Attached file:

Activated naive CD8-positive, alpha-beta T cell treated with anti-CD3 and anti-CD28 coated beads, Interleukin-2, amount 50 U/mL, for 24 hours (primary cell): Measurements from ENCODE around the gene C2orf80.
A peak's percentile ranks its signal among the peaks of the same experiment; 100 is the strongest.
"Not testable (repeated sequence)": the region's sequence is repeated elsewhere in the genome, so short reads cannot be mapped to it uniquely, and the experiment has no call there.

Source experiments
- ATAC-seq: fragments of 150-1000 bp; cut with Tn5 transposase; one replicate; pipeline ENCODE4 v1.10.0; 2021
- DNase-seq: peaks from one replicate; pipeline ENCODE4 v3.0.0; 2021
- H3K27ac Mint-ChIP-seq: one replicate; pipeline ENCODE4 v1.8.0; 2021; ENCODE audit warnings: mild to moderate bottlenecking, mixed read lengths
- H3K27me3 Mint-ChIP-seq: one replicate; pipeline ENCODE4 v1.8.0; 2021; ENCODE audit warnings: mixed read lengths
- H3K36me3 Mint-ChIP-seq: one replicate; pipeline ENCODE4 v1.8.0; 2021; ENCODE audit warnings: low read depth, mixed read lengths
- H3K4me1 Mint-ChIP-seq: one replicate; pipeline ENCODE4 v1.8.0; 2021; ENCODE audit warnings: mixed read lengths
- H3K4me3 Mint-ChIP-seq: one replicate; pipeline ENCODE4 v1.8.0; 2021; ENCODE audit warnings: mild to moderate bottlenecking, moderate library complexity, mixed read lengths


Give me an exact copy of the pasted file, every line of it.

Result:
Activated naive CD8-positive, alpha-beta T cell treated with anti-CD3 and anti-CD28 coated beads, Interleukin-2, amount 50 U/mL, for 24 hours (primary cell): Measurements from ENCODE around the gene C2orf80.
A peak's percentile ranks its signal among the peaks of the same experiment; 100 is the strongest.
"Not testable (repeated sequence)": the region's sequence is repeated elsewhere in the genome, so short reads cannot be mapped to it uniquely, and the experiment has no call there.

Source experiments
- ATAC-seq: fragments of 150-1000 bp; cut with Tn5 transposase; one replicate; pipeline ENCODE4 v1.10.0; 2021
- DNase-seq: peaks from one replicate; pipeline ENCODE4 v3.0.0; 2021
- H3K27ac Mint-ChIP-seq: one replicate; pipeline ENCODE4 v1.8.0; 2021; ENCODE audit warnings: mild to moderate bottlenecking, mixed read lengths
- H3K27me3 Mint-ChIP-seq: one replicate; pipeline ENCODE4 v1.8.0; 2021; ENCODE audit warnings: mixed read lengths
- H3K36me3 Mint-ChIP-seq: one replicate; pipeline ENCODE4 v1.8.0; 2021; ENCODE audit warnings: low read depth, mixed read lengths
- H3K4me1 Mint-ChIP-seq: one replicate; pipeline ENCODE4 v1.8.0; 2021; ENCODE audit warnings: mixed read lengths
- H3K4me3 Mint-ChIP-seq: one replicate; pipeline ENCODE4 v1.8.0; 2021; ENCODE audit warnings: mild to moderate bottlenecking, moderate library complexity, mixed read lengths